Verse > Anthologies > Edmund Clarence Stedman, ed. > A Victorian Anthology, 1837–1895
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Edmund Clarence Stedman, ed. (1833–1908).  A Victorian Anthology, 1837–1895.  1895.
 
The City of the End of Things
 
Archibald Lampman (1861–99)
 
 
BESIDE the pounding cataracts
Of midnight streams unknown to us,
’T is builded in the dismal tracts
And valleys huge of Tartarus.
Lurid and lofty and vast it seems;        5
It hath no rounded name that rings,
But I have heard it called in dreams
The City of the End of Things.
 
Its roofs and iron towers have grown
None knoweth how high within the night,        10
But in its murky streets far down
A flaming terrible and bright
Shakes all the stalking shadows there,
Across the walls, across the floors,
And shifts upon the upper air        15
From out a thousand furnace doors;
And all the while an awful sound
Keeps roaring on continually,
And crashes in the ceaseless round
Of a gigantic harmony.        20
Through its grim depths reëchoing,
And all its weary height of walls,
With measured roar and iron ring,
The inhuman music lifts and falls.
Where no thing rests and no man is,        25
And only fire and night hold sway,
The beat, the thunder, and the hiss
Cease not, and change not, night nor day.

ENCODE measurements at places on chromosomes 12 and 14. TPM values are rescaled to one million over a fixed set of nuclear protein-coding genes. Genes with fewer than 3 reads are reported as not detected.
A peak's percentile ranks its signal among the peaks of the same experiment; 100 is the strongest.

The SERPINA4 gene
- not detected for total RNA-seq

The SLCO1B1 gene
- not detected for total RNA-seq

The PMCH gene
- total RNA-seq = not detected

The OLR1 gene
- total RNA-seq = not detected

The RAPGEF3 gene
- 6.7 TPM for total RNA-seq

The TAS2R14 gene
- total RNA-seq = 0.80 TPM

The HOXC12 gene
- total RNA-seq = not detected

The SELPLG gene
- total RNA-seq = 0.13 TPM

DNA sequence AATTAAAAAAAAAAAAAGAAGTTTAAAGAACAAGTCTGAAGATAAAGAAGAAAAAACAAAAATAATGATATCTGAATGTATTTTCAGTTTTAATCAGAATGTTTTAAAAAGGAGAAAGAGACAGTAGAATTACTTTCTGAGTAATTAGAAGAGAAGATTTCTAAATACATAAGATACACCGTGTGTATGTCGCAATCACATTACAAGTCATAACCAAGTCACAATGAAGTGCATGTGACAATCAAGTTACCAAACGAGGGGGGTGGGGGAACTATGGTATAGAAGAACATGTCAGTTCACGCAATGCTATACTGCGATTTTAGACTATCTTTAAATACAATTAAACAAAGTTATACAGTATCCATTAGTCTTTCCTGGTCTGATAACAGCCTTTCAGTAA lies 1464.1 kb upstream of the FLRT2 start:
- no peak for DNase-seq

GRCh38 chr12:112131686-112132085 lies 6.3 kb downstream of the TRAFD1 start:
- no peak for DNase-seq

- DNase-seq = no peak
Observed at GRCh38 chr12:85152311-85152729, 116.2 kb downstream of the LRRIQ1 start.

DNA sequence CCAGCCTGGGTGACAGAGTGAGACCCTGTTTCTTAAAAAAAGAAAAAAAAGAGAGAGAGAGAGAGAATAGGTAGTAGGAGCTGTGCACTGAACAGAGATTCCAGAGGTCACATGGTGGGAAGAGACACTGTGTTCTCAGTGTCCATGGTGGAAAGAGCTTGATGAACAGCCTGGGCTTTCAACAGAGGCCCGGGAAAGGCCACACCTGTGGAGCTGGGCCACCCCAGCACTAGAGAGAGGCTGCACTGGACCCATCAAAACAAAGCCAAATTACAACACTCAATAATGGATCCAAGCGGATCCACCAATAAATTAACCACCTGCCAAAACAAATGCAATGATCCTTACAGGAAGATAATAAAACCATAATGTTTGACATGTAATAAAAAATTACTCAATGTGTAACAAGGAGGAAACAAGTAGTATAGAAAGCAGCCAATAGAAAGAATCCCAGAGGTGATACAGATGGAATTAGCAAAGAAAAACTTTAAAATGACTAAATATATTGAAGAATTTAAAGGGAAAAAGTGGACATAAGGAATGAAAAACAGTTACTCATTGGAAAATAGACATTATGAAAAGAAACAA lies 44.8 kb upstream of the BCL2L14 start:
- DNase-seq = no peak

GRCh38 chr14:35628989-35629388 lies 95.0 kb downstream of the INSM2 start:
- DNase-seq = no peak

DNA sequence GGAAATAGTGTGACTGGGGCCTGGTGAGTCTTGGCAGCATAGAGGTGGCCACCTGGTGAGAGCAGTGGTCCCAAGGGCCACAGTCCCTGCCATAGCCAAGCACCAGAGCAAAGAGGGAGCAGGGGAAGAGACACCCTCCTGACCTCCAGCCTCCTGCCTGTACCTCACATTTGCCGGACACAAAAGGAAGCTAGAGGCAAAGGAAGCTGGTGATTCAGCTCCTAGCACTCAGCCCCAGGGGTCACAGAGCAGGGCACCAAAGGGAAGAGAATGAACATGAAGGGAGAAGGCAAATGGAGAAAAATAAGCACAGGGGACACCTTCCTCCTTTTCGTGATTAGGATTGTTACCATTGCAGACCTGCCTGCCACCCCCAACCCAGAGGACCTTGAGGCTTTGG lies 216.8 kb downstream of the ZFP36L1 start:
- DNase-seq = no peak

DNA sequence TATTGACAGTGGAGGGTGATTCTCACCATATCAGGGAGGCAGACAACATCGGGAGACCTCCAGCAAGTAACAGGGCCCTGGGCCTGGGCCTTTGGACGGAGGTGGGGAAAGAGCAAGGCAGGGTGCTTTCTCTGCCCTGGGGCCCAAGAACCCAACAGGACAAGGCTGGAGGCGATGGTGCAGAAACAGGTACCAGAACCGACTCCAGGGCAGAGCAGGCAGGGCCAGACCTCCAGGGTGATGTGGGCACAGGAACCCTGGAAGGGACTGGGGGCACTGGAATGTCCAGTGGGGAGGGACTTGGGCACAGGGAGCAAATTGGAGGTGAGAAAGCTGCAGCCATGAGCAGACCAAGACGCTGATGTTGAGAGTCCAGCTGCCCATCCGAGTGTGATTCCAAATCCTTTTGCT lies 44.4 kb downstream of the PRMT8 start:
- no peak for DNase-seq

And moving at unheard commands,
The abysses and vast fires between,        30
Flit figures that, with clanking hands,
Obey a hideous routine.
They are not flesh, they are not bone,
They see not with the human eye,
And from their iron lips is blown        35
A dreadful and monotonous cry.
And whoso of our mortal race
Should find that city unaware,
Lean Death would smite him face to face,
And blanch him with its venomed air;        40
Or, caught by the terrific spell,
Each thread of memory snapped and cut,
His soul would shrivel, and its shell
Go rattling like an empty nut.
 
It was not always so, but once,        45
In days that no man thinks upon,
Fair voices echoed from its stones,
The light above it leaped and shone.
Once there were multitudes of men
That built that city in their pride,        50
Until its might was made, and then
They withered, age by age, and died;
And now of that prodigious race
Three only in an iron tower,
Set like carved idols face to face,        55
Remain the masters of its power;
And at the city gate a fourth,
Gigantic and with dreadful eyes,
Sits looking toward the lightless north,
Beyond the reach of memories:        60
Fast-rooted to the lurid floor,
A bulk that never moves a jot,
In his pale body dwells no more
Or mind or soul,—an idiot!
 
But some time in the end those three        65
Shall perish and their hands be still,
And with the masters’ touch shall flee
Their incommunicable skill.
A stillness, absolute as death,
Along the slacking wheels shall lie,        70
And, flagging at a single breath,
The fires shall smoulder out and die.
The roar shall vanish at its height,
And over that tremendous town
The silence of eternal night        75
Shall gather close and settle down.
All its grim grandeur, tower and hall,
Shall be abandoned utterly,
And into rust and dust shall fall
From century to century.        80
Nor ever living thing shall grow,
Or trunk of tree or blade of grass;
No drop shall fall, no wind shall blow,
Nor sound of any foot shall pass.
Alone of its accurséd state        85
One thing the hand of Time shall spare,
For the grim Idiot at the gate
Is deathless and eternal there!
 

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